Anti-union types may have believed that the Polish trade union movement– having fulfilled its historic role in sparking the end of Communist rule in Eastern Europe– had dutifully faded from the scene.
Around 100,000 angry Polish trade unionists marched through Warsaw Sept. 14 in the finale of a four-day protest against the unpopular and increasingly fragile centre-right government.
The protest reflects widespread public gloom over a sharp economic slowdown in Poland, which has sent the coalition’s popularity plunging to its lowest level since Prime Minister Donald Tusk took office in 2007.
“We’re becoming slaves in our own country!”, Marek Duda, leader of Poland’s iconic right-of-centre Solidarity trade union said as public sector workers rallied for Tusk to step down.
“We want the departure of Donald Tusk. This is the only way to change social policy in Poland,” Solidarity Spokesman Marek Lewandowski told AFP.
In a rare show of agreement, left-wing unions also protesting Sept. 14 echoed Solidarity.
“We can no longer tolerate policies leading to misery and poverty,” OPZZ union head Jan Guz said, calling the protest a “final alarm bell” before a possible general strike.
Union members, including coal miners, railway, steel, health and shipyard workers – the latter from Solidarity’s cradle at the historic Gdansk shipyard – descended on Warsaw from across the country.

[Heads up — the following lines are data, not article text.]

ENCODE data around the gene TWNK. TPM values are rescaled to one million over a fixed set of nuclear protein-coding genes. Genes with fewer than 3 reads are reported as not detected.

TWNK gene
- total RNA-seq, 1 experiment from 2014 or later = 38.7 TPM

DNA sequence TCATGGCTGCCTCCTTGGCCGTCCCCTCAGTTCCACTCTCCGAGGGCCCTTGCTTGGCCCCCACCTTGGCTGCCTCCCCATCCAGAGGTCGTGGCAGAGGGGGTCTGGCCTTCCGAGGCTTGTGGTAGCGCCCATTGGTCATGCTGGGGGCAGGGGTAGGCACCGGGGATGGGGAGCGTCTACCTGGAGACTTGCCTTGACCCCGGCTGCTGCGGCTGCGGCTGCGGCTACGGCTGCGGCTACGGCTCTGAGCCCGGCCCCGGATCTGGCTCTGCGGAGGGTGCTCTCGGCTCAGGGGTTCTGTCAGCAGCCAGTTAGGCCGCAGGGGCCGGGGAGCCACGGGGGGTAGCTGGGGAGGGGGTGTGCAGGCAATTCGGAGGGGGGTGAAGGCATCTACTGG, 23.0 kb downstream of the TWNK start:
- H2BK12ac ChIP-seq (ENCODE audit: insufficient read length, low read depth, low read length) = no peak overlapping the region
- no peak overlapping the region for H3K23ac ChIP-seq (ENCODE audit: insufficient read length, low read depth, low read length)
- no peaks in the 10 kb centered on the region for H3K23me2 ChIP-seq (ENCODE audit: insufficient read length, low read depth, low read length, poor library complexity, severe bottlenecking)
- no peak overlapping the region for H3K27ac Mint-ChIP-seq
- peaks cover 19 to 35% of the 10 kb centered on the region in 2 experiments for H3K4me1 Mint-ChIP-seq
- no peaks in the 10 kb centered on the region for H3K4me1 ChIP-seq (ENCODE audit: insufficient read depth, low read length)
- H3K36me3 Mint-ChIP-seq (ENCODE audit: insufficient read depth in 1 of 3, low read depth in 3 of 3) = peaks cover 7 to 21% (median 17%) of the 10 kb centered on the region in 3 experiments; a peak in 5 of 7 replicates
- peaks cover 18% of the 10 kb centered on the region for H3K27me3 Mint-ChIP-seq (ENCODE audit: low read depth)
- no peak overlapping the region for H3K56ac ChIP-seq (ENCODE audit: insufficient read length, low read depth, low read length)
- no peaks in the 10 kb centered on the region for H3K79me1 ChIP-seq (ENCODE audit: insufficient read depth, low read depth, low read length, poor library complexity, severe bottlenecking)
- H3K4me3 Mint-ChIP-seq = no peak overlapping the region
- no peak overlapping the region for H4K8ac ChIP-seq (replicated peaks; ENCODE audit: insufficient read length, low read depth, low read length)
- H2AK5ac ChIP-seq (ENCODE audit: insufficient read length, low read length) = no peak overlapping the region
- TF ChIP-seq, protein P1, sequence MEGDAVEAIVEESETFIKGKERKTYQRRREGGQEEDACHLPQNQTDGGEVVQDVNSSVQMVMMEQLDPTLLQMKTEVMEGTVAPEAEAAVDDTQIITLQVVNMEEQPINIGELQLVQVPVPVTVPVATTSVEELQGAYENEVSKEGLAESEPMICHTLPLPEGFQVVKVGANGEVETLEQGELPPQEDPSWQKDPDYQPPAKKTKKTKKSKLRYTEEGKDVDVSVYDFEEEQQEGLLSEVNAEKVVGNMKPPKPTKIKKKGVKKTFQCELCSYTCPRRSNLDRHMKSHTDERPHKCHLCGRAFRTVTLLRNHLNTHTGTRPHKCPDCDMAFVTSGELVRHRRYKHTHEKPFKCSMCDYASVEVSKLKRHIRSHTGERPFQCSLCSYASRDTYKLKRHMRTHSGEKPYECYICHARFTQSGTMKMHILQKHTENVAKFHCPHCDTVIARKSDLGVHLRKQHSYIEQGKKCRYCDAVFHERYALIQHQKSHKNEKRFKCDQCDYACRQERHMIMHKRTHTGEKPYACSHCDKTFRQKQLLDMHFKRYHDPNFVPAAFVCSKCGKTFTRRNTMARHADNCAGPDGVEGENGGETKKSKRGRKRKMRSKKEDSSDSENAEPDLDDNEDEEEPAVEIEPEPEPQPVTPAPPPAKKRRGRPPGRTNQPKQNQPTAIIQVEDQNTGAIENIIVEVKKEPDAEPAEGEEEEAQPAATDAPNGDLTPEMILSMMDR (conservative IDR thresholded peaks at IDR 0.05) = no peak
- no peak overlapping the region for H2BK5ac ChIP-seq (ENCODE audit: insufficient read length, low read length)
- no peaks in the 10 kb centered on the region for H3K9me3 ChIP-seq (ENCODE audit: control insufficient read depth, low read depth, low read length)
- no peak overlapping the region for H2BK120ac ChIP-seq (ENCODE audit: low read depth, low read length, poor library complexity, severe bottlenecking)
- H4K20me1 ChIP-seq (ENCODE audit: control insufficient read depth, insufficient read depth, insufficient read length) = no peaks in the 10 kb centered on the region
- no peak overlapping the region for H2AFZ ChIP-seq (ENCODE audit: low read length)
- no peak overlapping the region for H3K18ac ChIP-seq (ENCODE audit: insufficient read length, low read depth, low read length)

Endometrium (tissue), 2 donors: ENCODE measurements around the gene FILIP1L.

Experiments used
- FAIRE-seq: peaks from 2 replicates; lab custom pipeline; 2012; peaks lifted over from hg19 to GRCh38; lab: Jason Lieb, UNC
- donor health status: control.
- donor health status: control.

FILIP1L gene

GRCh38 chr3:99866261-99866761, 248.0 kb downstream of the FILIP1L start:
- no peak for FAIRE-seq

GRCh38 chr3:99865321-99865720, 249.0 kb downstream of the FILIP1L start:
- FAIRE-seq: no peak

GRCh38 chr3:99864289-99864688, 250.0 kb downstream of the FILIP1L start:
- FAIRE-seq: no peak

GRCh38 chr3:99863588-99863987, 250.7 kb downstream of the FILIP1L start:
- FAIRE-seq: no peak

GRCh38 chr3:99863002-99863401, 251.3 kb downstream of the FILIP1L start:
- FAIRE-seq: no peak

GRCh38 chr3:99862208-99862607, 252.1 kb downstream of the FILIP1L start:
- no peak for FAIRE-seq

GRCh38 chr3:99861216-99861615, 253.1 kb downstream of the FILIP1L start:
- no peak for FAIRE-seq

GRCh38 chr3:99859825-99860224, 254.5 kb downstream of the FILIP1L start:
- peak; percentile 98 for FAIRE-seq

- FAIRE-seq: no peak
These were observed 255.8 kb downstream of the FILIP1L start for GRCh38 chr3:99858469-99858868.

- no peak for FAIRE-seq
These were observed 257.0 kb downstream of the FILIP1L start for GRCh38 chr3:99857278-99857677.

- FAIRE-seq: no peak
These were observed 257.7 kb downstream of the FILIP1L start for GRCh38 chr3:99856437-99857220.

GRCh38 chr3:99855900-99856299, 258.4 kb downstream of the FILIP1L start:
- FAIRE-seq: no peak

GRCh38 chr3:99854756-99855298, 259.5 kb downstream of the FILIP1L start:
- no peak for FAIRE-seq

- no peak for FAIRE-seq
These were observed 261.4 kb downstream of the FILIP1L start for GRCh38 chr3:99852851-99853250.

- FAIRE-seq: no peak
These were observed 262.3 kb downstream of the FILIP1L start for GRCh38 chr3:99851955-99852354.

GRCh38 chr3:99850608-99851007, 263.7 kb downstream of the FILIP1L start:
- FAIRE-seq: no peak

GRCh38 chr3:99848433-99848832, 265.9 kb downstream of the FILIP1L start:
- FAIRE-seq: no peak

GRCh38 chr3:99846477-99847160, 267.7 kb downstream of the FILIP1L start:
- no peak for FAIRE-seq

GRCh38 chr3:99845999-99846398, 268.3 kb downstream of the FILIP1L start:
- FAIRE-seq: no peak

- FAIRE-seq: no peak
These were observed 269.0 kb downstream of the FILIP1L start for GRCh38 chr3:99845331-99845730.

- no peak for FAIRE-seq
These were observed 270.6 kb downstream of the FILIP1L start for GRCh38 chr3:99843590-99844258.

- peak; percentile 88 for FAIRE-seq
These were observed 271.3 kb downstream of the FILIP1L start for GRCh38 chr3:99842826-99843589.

Clad in hard hats and brandishing union flags they blared sirens, beat drums, blew whistles and halted traffic as they marched through the city centre.
The unions have the support of a majority of Poles, according to an opinion poll by MillwardBrown on Sept. 10: 59 percent of respondents said they backed demonstrations. Anger is centered on recent changes in labour and pension policy.
“We want pensions at the age of 65 as before and not at the age of 67 as Tusk’s reform would have it. We want better social policy and guarantees for employees,” Lewandowski said.
Improved public sector wages, a higher minimum wage and job security – particularly for young people – are also on the union agenda.
“We want a government that will take care of our interests, so we can live in dignity,” Solidarity protester Ryszard Czyska, told AFP.